FALL RIVER — The director of the city’s Department of Community Maintenance, who has been suspended pending an investigation since May 19, has resigned after signing an agreement with Mayor Paul Coogan’s administration.
John Perry, who has been a city employee for more than 20 years, severed his employment as head of DCM as of June 17, according to Coogan.
Coogan and Corporation Counsel Alan Rumsey said Perry, whose contract would have run out in mid-December, will receive his salary until the end of August along with vacation pay and other benefits he’s owed.
Perry was earning a salary of approximately $99,500 annually with a benefits package.
A term of Perry’s employment contract outlined that the DCM director could only be terminated by just cause, rather than serving at the will of the mayor.
For the apparent negotiations and the investigation that took place with the city before Perry resigned, he was represented by New Bedford-based attorney Philip N. Beauregard.
Fall River hires a private investigator
After Coogan confirmed in May that Perry was under suspension, an investigation conducted by a private investigator the administration hired was to last just two weeks City Administrator Seth Aitken told The Herald News at the time.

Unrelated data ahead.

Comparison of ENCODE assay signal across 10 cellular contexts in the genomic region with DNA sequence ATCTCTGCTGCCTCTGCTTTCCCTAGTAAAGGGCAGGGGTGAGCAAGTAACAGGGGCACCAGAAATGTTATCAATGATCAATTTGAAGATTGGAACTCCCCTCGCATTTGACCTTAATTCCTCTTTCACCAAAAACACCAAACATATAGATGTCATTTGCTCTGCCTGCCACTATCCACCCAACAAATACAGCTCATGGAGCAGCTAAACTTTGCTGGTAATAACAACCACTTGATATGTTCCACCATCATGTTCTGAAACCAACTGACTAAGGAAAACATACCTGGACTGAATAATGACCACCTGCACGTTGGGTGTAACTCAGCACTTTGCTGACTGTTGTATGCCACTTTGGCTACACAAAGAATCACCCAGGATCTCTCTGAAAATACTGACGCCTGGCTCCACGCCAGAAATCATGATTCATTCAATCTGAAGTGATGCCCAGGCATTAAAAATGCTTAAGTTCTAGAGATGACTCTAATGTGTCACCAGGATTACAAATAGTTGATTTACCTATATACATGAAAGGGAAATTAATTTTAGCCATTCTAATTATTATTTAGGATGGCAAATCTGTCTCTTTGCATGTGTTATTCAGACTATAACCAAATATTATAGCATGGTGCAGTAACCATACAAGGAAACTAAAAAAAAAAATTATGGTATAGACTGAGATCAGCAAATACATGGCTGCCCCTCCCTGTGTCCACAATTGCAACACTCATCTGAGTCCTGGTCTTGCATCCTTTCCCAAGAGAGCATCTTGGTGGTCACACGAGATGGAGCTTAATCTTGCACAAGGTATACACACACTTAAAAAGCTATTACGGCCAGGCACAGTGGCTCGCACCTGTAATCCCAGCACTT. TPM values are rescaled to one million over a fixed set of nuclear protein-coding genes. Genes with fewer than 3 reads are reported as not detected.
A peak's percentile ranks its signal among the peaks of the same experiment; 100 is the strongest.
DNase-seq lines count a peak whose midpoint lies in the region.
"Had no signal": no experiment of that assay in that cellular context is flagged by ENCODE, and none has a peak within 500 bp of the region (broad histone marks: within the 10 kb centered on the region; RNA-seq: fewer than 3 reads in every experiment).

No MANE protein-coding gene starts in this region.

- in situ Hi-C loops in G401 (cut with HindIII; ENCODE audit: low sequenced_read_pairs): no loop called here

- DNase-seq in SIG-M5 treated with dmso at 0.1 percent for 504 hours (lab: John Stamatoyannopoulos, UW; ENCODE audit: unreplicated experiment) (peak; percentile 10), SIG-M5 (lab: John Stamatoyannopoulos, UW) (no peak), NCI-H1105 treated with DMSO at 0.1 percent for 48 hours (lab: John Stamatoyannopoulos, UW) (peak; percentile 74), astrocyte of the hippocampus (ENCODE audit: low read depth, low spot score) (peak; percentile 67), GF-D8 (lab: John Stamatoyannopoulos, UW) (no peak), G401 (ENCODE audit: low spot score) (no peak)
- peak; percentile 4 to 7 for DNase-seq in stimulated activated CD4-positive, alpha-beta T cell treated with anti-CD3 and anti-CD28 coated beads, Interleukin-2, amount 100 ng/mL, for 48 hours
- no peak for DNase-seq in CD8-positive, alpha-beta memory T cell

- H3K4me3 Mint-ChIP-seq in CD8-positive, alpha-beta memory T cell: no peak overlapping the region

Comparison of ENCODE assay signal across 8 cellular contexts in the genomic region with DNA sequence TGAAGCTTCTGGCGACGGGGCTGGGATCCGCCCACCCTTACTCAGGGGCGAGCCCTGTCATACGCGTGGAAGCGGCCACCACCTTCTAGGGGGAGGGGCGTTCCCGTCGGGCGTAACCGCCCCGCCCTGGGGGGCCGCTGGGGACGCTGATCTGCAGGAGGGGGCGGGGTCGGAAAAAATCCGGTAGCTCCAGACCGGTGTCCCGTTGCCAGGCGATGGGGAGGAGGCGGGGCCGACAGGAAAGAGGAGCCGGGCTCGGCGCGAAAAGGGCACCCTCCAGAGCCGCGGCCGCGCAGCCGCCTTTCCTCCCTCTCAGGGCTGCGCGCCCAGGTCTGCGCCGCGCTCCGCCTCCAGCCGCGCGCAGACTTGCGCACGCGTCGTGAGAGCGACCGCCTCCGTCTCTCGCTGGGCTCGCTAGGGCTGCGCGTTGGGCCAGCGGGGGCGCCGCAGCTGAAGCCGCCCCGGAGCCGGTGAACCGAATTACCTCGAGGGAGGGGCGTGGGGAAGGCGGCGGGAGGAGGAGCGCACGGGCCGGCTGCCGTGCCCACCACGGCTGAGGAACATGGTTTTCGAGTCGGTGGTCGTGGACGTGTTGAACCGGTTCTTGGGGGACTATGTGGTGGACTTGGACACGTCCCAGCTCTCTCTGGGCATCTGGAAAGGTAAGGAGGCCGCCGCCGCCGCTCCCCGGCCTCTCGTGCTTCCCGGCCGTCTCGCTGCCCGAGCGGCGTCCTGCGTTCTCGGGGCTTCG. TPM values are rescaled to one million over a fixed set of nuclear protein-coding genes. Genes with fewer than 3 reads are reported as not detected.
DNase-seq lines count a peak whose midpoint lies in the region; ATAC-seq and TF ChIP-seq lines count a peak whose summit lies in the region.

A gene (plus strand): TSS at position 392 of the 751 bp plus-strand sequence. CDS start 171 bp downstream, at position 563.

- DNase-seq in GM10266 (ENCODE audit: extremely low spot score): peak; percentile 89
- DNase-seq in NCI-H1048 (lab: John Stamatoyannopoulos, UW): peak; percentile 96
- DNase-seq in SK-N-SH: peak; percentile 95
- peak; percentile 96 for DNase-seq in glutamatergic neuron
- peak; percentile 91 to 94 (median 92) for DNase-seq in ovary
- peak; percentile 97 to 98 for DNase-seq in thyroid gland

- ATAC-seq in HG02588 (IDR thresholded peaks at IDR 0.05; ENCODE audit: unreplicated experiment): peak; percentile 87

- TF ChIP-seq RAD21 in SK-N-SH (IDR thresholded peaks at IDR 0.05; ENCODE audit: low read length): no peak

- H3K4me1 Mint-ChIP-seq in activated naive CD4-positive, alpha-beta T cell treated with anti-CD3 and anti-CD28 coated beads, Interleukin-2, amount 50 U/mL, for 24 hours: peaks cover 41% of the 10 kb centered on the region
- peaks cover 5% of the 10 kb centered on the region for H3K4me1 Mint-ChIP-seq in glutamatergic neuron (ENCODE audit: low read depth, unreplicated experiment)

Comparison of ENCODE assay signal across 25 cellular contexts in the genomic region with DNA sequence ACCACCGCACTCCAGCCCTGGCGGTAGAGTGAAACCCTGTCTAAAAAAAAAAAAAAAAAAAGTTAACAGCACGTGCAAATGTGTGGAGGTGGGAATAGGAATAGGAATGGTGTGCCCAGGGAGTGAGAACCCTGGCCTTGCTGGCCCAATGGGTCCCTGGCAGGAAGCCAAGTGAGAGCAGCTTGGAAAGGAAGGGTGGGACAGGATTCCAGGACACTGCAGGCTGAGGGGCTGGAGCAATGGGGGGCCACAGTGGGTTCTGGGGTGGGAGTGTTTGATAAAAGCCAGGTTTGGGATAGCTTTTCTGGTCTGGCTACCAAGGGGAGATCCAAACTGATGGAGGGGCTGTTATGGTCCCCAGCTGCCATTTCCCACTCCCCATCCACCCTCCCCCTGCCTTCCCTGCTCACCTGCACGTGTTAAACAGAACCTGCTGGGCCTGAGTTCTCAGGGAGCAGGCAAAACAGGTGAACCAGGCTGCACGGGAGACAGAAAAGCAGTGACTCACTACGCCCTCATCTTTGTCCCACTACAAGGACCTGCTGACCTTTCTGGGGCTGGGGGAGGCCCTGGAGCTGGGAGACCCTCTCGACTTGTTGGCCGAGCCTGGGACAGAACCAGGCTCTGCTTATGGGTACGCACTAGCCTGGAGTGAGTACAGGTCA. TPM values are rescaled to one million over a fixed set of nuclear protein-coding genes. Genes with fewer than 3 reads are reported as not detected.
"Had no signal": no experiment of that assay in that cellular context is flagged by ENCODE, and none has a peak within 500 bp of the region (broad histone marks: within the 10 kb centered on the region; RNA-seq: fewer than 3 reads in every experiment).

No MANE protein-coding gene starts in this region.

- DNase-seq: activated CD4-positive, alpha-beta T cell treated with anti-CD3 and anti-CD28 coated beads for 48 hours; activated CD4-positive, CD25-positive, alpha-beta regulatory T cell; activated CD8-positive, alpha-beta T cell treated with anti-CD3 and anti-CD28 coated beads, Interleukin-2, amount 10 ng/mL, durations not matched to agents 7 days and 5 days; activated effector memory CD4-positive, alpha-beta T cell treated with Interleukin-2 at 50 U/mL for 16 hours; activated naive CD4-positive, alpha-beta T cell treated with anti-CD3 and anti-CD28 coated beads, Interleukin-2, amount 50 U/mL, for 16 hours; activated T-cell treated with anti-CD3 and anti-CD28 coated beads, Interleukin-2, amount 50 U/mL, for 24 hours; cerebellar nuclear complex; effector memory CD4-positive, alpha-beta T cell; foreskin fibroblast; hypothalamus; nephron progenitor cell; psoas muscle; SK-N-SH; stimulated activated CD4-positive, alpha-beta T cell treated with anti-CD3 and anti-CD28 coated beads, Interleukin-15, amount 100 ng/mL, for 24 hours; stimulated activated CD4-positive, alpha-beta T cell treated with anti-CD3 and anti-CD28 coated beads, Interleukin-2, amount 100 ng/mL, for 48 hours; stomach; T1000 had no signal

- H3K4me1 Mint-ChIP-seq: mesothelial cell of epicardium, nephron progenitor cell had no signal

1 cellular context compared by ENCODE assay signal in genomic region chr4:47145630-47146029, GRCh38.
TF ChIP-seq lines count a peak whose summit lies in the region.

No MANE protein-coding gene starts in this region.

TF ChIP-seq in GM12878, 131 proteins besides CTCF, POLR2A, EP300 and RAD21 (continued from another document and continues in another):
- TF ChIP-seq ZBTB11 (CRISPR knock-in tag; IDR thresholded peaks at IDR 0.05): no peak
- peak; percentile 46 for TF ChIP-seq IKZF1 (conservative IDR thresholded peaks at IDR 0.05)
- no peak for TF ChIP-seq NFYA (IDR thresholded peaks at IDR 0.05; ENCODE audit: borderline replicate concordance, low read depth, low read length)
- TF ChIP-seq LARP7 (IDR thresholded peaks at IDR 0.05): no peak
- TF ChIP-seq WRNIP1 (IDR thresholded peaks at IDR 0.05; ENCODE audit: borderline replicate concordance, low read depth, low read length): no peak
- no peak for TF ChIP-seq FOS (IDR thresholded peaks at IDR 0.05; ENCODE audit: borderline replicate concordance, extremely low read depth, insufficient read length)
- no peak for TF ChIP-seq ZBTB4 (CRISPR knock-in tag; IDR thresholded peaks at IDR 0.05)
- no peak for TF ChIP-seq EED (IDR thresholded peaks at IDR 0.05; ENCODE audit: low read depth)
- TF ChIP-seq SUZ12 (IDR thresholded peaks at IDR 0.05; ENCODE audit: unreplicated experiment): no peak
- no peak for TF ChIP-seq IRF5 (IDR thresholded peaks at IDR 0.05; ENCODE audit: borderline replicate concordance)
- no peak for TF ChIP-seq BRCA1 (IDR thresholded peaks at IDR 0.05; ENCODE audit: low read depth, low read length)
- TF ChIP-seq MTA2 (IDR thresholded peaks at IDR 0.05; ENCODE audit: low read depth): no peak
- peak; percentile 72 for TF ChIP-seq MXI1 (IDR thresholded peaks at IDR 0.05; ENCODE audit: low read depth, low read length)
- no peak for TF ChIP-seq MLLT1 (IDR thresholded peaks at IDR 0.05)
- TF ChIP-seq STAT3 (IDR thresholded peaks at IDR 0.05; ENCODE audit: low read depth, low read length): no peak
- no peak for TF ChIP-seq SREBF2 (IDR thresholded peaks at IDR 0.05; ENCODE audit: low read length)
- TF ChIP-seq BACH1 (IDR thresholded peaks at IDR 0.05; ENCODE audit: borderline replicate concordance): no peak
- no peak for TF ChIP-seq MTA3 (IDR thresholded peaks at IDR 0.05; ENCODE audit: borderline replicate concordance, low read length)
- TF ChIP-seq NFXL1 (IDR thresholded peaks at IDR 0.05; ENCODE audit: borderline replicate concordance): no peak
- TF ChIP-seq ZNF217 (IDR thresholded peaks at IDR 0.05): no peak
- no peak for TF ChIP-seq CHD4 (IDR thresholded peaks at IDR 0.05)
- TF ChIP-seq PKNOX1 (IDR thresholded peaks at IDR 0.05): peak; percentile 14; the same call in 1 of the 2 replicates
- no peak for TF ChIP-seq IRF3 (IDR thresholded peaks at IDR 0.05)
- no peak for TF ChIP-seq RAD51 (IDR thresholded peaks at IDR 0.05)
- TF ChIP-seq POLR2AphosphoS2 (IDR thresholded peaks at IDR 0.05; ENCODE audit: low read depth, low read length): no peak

A report was to be generated with the private investigator’s findings.
In early June, over six weeks into the head of DCM’s suspension, there was still no official word on Perry’s status and the investigation.
The office of corporation counsel rejected an initial open records request seeking information surrounding the outcome of the investigation.
Aitken, at the time, said the probe has become “more broad and more complicated,” than the administration had originally planned.
Assistant Corporation Council Mary O’Neil issued a three-page denial letter on the open records request, citing a state statute that essentially exempts certain information in investigations that “the disclosure of which materials would be so prejudice the possibility of effective law enforcement that such disclosure would not be in the public interest.”
Since Perry’s resignation, The Herald News filed another open records request on Monday asking for the findings of the private investigation and the investigator’s report. The agreement between Perry and the administration is also included in the open records request.
By state open records law, the city has 10 business days to respond.
DCM reorganization pending
Before Perry’s suspension, the administration was working on a reorganization of DCM, the last of which had been done by former mayor Jasiel Correia II when he privatized the department’s sanitation division and made other changes.
The changes will have to be approved by the City Council and the proposed changes to the ordinance governing DCM are currently in the City Council Committee on Ordinances.
“I think we’ll get to complete the organization. We’d like to get the salaries adjusted appropriately across the board,” said Coogan. “The reorg and the ordinance is down with the council. The sooner we can get those done the sooner we can move forward.”
Jo C. Goode may be reached at email@example.com. Support local journalism and subscribe to The Herald News today!
This article originally appeared on The Herald News: Fall River DCM chief John Perry resigns after two-month investigation